North Carolina is looking closer at its sports gambling industry. Two complementary bills will take a crack at clearing the legislature and finally making it to the governor’s office. Both stand a good chance of making the finishing line, and they are expected to make progress together, as they are planned with specific synergies and last-minute extension of goodwill in mind. However, the House of Representatives will have to have a final say before sports bettors get their hopes high.
Senate Bills Close to Getting Betting Up and Running
Senate Bill 688 will seek to make its way out of the House and the House Judiciary Committee is set to hear Senate Bill 38. Senate Bill 688 was already hotly-debated during the last legislative session and it passed the Upper House barely after a split Senate mustered the votes to push it through. Last year did not provide a sufficient time window to pass the measure through, but it was not scrapped either, with the House agreeing to pick it up this year.
A new debate and voting are expected to come on Tuesday, as confirmed by Rep. Jason Saine, the bill’s sponsor in the House, who is hoping to see Senate Bill 38 passed after all. The bilateral support that is shaping up bodes well for the bills’ chances in the house as the Lower House is currently controlled by an equal number of Republicans and Democrats.
In its crude form, Senate Bill 688 would be a tough sell to lawmakers, but the addition of Senate Bill 38 is there to sweeten the pill and make it pass. The amendment bill proposes that operators pay $1 million in upfront licensing fees, to obtain a five-year license at first.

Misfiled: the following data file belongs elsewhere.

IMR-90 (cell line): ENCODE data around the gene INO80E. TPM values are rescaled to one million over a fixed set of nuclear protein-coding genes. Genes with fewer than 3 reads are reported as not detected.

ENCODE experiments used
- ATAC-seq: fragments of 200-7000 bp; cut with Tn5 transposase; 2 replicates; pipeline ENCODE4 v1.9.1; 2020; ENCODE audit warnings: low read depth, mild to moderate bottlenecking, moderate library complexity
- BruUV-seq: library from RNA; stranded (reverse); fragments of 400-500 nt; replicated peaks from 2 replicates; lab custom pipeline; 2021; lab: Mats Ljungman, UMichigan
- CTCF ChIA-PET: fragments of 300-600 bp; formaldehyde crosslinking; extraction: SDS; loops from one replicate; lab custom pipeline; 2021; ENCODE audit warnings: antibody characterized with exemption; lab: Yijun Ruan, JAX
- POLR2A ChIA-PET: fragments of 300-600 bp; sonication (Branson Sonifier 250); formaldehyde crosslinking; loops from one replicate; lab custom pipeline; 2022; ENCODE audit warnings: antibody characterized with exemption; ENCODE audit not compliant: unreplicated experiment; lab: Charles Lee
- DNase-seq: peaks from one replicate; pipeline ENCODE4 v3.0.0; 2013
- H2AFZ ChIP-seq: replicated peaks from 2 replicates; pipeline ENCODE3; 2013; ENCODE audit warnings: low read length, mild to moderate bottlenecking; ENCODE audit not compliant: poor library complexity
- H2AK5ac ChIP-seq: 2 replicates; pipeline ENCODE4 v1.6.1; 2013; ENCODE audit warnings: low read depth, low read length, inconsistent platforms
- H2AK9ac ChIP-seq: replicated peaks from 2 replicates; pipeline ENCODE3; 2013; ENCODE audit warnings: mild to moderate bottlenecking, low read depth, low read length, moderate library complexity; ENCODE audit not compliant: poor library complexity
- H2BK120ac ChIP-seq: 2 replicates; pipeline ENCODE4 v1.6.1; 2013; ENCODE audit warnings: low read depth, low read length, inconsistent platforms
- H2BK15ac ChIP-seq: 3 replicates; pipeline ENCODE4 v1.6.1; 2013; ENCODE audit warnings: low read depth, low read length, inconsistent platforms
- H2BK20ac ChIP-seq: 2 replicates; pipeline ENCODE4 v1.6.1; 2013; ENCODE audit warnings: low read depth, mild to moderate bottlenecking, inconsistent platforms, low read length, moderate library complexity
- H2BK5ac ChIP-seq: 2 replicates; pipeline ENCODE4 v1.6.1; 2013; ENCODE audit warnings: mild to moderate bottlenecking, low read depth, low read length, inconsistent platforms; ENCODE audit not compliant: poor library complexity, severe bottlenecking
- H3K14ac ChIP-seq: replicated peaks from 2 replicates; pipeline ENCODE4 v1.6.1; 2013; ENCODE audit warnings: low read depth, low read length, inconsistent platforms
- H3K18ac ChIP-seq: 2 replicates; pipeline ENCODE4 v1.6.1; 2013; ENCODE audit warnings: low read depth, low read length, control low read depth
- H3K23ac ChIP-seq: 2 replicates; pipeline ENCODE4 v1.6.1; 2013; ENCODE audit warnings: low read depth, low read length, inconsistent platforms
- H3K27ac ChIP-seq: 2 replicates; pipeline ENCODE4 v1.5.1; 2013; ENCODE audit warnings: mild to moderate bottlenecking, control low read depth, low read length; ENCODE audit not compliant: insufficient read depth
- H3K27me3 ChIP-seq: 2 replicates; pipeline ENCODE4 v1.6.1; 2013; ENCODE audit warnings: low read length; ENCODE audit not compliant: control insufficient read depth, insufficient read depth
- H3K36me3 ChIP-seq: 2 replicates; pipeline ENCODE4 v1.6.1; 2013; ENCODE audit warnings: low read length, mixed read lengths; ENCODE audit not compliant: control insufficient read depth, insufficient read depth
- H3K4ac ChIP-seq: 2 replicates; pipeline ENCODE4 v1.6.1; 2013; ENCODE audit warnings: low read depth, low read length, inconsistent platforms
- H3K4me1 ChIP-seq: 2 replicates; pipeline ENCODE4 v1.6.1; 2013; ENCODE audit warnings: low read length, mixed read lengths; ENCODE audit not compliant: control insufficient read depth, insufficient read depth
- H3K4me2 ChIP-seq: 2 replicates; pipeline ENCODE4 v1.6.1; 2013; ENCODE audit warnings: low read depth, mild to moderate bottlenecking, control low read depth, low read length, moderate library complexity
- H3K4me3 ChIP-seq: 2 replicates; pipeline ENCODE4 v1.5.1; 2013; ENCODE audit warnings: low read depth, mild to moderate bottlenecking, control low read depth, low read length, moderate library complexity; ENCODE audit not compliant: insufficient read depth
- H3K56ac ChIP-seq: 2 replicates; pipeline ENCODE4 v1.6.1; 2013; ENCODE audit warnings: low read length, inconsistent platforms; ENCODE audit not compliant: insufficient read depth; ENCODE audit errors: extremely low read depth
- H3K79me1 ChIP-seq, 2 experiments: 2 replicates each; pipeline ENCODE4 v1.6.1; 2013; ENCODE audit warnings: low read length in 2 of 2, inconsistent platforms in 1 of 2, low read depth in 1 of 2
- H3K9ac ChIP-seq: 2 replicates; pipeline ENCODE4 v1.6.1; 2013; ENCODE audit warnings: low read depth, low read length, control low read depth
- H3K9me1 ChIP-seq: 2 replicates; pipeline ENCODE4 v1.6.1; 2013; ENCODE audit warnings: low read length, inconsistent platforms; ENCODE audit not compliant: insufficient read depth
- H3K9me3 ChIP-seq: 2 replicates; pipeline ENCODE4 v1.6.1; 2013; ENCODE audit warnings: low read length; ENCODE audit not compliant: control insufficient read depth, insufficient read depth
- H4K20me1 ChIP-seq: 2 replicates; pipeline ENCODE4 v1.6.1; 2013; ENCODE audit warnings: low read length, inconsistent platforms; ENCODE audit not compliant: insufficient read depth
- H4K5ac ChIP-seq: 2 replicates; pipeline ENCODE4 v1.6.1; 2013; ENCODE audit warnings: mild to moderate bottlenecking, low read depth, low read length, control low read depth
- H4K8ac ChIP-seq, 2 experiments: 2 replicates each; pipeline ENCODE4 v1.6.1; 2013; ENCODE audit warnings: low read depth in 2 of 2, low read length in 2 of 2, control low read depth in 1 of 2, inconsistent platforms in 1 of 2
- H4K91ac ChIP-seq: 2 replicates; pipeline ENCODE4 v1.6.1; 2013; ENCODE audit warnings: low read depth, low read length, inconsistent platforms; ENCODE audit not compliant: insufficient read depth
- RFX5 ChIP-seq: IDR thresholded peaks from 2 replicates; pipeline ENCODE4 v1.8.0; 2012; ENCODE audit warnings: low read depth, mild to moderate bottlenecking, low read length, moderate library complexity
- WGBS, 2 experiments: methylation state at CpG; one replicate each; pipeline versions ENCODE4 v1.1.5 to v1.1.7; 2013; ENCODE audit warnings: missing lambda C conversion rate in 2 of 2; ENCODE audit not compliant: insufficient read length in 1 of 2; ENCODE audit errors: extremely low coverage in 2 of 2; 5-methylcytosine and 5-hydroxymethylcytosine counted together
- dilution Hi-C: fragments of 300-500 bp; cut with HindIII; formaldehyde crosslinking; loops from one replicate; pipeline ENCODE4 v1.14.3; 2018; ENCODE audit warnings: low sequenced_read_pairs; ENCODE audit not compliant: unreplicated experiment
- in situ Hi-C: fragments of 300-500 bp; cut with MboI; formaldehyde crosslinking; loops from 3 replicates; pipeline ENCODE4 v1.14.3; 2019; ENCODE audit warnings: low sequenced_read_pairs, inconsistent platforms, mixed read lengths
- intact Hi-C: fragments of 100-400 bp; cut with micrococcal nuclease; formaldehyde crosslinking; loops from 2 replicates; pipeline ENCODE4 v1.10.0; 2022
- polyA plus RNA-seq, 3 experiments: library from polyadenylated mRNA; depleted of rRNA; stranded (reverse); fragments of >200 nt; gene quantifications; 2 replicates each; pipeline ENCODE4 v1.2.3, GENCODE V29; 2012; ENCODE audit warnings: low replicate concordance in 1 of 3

Renewals will be charged at $1 million. Then, the tax that Senate Bill 38 wants to see committed is at least 14%, higher than the proposed 8% in the original bill. Putting this in perspective, the new bill hopes that the state would reap at least $24 million from betting tax annually, or a three-fold increase from SB 688.
The Bills Have Days to Be Passed and Sent to Governor’s Office
The amendment also comes with horse racing being featured as a legitimate betting activity. That was added as a last-minute nod to fellow lawmakers who were basing their support on this addition.
However, SB 38 is not a clean sell, as it would have to circle back to Senate and pass another vote before it can be sent to Governor Roy Cooper’s desk. The important thing here is to clear the bills through the legislature before June 30, when the session wraps up next Thursday. This means that should the vote on Tuesday fail, North Carlina will have most likely missed another chance to catch up to neighbors and regulate its gambling market.